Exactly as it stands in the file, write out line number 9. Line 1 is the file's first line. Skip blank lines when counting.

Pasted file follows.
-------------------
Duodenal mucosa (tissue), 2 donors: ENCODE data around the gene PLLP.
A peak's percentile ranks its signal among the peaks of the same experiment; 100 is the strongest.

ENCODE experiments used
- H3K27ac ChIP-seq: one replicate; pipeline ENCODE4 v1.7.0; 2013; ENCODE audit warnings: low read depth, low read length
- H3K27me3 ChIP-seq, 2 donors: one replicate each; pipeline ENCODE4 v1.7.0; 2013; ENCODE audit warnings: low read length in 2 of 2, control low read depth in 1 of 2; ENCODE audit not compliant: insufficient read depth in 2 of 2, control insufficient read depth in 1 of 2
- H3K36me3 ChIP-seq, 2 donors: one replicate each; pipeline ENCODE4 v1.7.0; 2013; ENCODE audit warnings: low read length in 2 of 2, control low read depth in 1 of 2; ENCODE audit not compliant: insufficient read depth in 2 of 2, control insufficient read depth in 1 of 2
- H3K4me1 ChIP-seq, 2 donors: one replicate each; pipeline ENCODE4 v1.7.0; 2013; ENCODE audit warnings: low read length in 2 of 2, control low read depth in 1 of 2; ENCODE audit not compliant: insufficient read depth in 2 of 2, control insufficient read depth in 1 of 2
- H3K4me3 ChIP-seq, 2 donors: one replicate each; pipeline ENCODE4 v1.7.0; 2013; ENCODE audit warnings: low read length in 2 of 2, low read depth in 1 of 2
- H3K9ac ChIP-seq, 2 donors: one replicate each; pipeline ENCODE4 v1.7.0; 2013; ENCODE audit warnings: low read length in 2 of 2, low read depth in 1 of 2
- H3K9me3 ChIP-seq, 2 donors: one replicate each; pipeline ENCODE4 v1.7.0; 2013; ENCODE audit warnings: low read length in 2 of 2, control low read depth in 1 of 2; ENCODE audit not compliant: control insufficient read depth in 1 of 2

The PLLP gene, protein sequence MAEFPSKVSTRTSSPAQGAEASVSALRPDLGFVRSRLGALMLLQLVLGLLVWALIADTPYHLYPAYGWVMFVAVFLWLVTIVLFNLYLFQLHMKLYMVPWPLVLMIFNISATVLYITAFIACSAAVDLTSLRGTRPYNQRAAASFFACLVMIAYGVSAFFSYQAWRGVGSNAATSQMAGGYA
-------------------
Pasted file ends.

- H3K9ac ChIP-seq, 2 donors: one replicate each; pipeline ENCODE4 v1.7.0; 2013; ENCODE audit warnings: low read length in 2 of 2, low read depth in 1 of 2